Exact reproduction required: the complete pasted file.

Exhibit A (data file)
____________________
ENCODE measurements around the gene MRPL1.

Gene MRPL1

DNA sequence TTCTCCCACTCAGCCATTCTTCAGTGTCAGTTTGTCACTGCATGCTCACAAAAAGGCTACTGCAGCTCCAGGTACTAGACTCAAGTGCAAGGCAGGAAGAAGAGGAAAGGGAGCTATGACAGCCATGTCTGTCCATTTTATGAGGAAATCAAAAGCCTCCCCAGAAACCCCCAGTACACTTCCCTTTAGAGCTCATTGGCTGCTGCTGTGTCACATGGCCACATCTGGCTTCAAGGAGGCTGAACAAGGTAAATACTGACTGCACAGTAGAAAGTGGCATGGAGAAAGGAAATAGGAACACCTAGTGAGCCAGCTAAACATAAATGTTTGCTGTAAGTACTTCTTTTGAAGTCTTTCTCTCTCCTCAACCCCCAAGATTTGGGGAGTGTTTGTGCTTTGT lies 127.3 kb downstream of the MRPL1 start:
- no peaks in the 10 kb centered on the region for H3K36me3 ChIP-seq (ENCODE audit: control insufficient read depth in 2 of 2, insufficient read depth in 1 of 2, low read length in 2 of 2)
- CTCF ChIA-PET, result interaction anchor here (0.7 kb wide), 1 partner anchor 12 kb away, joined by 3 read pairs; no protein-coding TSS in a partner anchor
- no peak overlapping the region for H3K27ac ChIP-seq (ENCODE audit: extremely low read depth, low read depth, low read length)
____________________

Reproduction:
ENCODE measurements around the gene MRPL1.

Gene MRPL1

DNA sequence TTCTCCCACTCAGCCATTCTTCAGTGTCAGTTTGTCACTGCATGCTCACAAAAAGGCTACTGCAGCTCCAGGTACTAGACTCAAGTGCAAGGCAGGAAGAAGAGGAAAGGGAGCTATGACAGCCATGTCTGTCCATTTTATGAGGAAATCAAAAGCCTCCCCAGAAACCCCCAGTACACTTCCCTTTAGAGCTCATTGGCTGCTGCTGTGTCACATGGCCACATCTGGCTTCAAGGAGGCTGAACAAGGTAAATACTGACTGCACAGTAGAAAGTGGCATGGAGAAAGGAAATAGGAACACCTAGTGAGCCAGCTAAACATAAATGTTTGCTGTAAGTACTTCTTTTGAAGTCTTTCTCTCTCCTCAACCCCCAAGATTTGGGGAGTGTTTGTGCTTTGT lies 127.3 kb downstream of the MRPL1 start:
- no peaks in the 10 kb centered on the region for H3K36me3 ChIP-seq (ENCODE audit: control insufficient read depth in 2 of 2, insufficient read depth in 1 of 2, low read length in 2 of 2)
- CTCF ChIA-PET, result interaction anchor here (0.7 kb wide), 1 partner anchor 12 kb away, joined by 3 read pairs; no protein-coding TSS in a partner anchor
- no peak overlapping the region for H3K27ac ChIP-seq (ENCODE audit: extremely low read depth, low read depth, low read length)